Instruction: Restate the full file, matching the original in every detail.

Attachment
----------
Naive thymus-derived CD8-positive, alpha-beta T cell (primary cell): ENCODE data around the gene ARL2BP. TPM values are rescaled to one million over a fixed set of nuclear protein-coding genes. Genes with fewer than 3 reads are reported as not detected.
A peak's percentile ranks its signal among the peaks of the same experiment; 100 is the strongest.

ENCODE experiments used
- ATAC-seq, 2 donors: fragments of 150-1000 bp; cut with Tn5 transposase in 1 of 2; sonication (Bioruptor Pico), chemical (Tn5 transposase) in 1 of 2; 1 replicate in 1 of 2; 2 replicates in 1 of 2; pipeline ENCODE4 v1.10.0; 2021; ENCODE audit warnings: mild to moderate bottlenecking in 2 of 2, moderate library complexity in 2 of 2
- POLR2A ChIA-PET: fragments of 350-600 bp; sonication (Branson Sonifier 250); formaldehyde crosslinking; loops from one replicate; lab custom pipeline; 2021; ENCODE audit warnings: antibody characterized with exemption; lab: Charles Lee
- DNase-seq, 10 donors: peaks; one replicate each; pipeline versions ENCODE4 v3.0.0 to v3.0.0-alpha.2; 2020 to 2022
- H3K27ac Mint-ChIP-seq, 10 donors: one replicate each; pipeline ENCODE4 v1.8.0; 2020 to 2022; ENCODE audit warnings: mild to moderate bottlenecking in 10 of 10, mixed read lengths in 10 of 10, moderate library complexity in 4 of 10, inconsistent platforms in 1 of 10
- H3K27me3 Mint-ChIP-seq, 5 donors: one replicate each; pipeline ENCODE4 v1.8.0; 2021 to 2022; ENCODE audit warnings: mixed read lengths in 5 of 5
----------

Naive thymus-derived CD8-positive, alpha-beta T cell (primary cell): ENCODE data around the gene ARL2BP. TPM values are rescaled to one million over a fixed set of nuclear protein-coding genes. Genes with fewer than 3 reads are reported as not detected.
A peak's percentile ranks its signal among the peaks of the same experiment; 100 is the strongest.

ENCODE experiments used
- ATAC-seq, 2 donors: fragments of 150-1000 bp; cut with Tn5 transposase in 1 of 2; sonication (Bioruptor Pico), chemical (Tn5 transposase) in 1 of 2; 1 replicate in 1 of 2; 2 replicates in 1 of 2; pipeline ENCODE4 v1.10.0; 2021; ENCODE audit warnings: mild to moderate bottlenecking in 2 of 2, moderate library complexity in 2 of 2
- POLR2A ChIA-PET: fragments of 350-600 bp; sonication (Branson Sonifier 250); formaldehyde crosslinking; loops from one replicate; lab custom pipeline; 2021; ENCODE audit warnings: antibody characterized with exemption; lab: Charles Lee
- DNase-seq, 10 donors: peaks; one replicate each; pipeline versions ENCODE4 v3.0.0 to v3.0.0-alpha.2; 2020 to 2022
- H3K27ac Mint-ChIP-seq, 10 donors: one replicate each; pipeline ENCODE4 v1.8.0; 2020 to 2022; ENCODE audit warnings: mild to moderate bottlenecking in 10 of 10, mixed read lengths in 10 of 10, moderate library complexity in 4 of 10, inconsistent platforms in 1 of 10
- H3K27me3 Mint-ChIP-seq, 5 donors: one replicate each; pipeline ENCODE4 v1.8.0; 2021 to 2022; ENCODE audit warnings: mixed read lengths in 5 of 5